Support First Things by turning your adblocker off or by making a  donation. Thanks!

I can’t remember exactly when I first encountered William Pritchard in print, or what he was writing about on that occasion, but I do recall that before I’d finished the piece (which appeared in the Hudson Review, I believe, sometime before younger readers of this column were even born) I had concluded that here was a writer I would happily look for again. And so it has been, to a degree I couldn’t have imagined back then.

Ear Training includes thirty-something essays from a lifetime of writing, selected by the author—longtime literary critic and emeritus professor of English at Amherst College. Published by the splendid small press Paul Dry Books, it bears a photo on the back cover showing Pritchard in a comfortable chair (legs wrapped in a blanket and propped on a settee), intent on the book he is reading. Across from him, a small dog is curled comfortably on what appears to be a striped bedsheet spread over another chair. The title of the book is the subtitle of the introduction (originally included in Pritchard’s 1994 collection Playing It by Ear), which is quite wonderful, and which I will nudge all my bookish friends to read:

The words on the page—well, yes; but what I remember most about my Amherst English teachers is the way they took words off the page and brought them to life through the speaking voice. . . . Behind such performances [the teachers “sounding” Shakespeare or Milton or Eliot]—the insistence that in the beginning, first of all, the poem needed to be heard, realized in the manner through which it was read aloud—was the example of Frost.

And if this is especially true of poetry, it is true of prose as well, whether in the idiolect of Henry James or Cynthia Ozick. And it's not only true of  prose that is officially “literary.” When I had the blessed opportunity, more than thirty years ago, to teach a course called “Advanced Writing,” our primary text was John McPhee’s just-published Looking for a Ship, from which I read many bits aloud to my students. This emphasis, I think, is even more needful today than it was thirty-odd years ago (when I was teaching that class) or fifty years ago (when I was in grad school).

The essays in this capacious collection are divided into various thematic sections (“Novelists,” “Poets and Poetry,” “Critics and Criticism,” and more, including “Music and Musicians” (which features a review of Terry Teachout’s biography of Duke Ellington) and a section on “Teaching.” Part of what makes the book so enjoyable is the range of Pritchard’s subjects: Philip Larkin, Helen Vendler, Anthony Powell, James Merrill, Elizabeth Taylor, Samuel Johnson, Emily Dickinson, John Updike, Elizabeth Bishop, and many more. I was particularly delighted to reread his splendid essay “Hugh Kenner’s Achievement.”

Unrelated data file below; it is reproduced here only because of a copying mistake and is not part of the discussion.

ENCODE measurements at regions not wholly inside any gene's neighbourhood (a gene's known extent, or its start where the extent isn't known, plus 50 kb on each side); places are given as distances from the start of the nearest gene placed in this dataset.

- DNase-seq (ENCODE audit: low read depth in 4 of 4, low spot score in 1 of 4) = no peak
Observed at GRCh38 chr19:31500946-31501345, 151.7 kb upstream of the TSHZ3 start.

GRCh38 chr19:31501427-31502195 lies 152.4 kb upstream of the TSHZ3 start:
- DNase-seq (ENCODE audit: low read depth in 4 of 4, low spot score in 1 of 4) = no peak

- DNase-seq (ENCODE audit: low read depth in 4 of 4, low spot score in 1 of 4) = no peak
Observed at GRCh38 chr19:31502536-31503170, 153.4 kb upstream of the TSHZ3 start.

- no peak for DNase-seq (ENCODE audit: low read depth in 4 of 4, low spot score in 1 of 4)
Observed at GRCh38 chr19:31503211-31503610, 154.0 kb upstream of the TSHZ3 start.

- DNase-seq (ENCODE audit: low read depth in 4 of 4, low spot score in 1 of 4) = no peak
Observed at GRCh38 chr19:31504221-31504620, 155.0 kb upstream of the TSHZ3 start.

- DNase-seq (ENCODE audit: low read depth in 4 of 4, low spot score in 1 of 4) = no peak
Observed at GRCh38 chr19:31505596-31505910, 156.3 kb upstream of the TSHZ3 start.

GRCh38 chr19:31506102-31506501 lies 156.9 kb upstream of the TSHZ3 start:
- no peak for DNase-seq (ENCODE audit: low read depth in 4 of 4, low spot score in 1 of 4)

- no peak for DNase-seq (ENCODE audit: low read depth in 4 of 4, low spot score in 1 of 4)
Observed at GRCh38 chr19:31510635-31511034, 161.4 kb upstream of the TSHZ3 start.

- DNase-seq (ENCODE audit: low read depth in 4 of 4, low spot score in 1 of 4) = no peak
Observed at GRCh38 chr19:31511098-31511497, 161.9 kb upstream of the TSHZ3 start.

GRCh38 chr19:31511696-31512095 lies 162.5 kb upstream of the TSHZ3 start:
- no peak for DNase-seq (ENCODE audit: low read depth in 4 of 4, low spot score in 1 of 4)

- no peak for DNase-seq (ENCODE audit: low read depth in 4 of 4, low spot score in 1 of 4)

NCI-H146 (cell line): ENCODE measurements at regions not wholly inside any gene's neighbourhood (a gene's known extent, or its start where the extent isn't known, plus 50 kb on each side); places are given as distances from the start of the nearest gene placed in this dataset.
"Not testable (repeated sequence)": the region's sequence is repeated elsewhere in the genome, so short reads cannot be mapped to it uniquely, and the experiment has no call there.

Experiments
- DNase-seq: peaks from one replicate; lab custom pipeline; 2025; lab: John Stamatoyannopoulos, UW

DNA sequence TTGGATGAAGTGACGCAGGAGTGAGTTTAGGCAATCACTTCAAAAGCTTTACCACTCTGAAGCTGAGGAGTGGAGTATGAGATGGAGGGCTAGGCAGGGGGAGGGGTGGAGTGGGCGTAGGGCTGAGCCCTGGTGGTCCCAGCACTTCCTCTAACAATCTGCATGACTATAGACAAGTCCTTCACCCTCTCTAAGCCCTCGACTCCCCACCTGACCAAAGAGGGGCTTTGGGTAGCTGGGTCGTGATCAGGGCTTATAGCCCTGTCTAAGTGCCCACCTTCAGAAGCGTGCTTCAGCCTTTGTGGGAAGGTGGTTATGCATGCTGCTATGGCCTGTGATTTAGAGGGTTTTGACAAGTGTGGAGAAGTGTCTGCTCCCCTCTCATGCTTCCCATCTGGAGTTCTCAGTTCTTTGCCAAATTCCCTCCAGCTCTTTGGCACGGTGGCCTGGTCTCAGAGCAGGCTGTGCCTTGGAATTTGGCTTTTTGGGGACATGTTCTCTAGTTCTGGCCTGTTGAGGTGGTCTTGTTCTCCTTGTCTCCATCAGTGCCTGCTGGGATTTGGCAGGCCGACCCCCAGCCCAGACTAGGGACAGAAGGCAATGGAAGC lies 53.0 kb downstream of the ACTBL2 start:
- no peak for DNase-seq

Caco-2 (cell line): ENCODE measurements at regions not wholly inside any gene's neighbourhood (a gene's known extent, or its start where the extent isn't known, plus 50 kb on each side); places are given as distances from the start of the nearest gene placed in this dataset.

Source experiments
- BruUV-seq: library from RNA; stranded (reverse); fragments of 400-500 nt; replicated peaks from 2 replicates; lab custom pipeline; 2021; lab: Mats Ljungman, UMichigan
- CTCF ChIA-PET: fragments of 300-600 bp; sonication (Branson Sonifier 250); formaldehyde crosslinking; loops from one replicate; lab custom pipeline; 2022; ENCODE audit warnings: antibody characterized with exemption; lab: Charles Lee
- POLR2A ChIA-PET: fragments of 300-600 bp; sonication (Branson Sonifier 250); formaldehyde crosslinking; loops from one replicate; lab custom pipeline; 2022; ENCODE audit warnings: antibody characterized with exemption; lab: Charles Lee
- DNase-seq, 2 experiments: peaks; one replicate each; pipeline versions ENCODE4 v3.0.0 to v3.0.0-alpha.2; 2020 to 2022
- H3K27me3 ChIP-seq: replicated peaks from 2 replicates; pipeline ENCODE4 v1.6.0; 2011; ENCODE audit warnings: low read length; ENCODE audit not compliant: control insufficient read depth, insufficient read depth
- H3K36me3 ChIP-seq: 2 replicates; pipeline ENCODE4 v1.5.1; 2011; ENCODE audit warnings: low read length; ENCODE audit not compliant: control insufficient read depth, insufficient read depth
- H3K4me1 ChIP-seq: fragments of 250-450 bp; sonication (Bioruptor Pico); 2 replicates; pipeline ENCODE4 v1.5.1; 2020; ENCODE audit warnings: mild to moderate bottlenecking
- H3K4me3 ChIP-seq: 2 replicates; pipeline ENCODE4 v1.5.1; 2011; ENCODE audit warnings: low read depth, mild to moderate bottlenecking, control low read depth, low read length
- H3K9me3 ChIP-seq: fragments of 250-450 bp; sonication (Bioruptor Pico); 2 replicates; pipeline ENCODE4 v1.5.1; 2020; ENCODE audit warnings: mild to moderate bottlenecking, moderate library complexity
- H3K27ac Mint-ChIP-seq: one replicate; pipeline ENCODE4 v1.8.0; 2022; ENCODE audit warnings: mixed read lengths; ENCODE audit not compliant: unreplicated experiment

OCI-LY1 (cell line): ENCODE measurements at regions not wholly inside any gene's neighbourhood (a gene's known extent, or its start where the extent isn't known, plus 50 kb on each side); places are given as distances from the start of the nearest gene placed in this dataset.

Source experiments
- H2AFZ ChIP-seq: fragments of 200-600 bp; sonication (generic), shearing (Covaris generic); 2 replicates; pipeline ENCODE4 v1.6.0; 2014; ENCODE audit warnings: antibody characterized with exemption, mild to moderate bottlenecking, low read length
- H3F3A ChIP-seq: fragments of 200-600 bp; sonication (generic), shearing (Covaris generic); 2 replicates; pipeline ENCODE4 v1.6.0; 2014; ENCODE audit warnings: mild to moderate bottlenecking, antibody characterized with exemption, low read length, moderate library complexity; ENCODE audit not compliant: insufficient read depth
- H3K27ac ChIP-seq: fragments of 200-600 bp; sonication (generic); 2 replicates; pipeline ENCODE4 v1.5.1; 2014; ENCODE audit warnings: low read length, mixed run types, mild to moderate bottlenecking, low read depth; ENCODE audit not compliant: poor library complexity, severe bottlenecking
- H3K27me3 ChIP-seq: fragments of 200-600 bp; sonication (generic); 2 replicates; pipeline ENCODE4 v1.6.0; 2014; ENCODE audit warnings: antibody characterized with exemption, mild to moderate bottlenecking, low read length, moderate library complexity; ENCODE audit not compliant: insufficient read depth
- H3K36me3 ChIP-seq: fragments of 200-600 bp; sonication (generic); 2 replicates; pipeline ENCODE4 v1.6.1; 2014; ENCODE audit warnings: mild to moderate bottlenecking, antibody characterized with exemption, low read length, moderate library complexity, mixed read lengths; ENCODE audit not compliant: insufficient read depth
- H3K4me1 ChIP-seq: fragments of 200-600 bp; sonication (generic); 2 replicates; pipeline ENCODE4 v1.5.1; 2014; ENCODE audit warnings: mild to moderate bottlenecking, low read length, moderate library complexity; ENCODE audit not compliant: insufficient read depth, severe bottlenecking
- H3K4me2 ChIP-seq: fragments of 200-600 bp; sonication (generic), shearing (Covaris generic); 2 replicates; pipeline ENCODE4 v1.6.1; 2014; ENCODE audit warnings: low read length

Anyone who at least semi-routinely is engaged in reviewing should read Pritchard’s concluding essay, “Credo: Confessions of an Impenitent Reviewer,” not least for his observations on the “many varieties of editorial behavior in relation to the review one has submitted and what actually gets or doesn’t get printed.” Though a good deal has changed in the publishing world since this essay first appeared (in the Yale Review, 2010), much that he says remains relevant in 2023:

The question still remains, as posed by my old teacher, “Why does anyone need to do this, and more specifically, ‘Why you?’” I continue to review because it helps give a shape to my life, day by day, week by week. The long-term disease of writing a book has eventually its cure and attendant gratifications, but you may never finish it, whereas it’s a good bet that you’ll survive to read your 1,200 words about X or Y.

Pritchard goes on to mention the “executive pleasure in planning and revising your reviewing strategy,” his policy about where to publish (“As a potential reviewer I care not about the magazine’s politics”), and more. 

If you have on your gift-list for Christmas any bookish young men or women who have already put a toe in the water or seem likely candidates to do so, Ear Training would make a splendid gift. So too if there are elderly scribblers on your list, or midlife folk who at least occasionally engage in reviewish behavior. Beyond those circles, of course, there are many who simply enjoy reading artful reviews and deploring inept or otherwise unsatisfactory ones. Not a few of these (so I imagine) would also relish Pritchard’s book.

John Wilson is a contributing editor for The Englewood Review of Books and senior editor at The Marginalia Review of Books.

Image by Wikimedia Finland licensed via Creative Commons. Image cropped. 

Comments are visible to subscribers only. Log in or subscribe to join the conversation.



Filter Web Exclusive Articles

Related Articles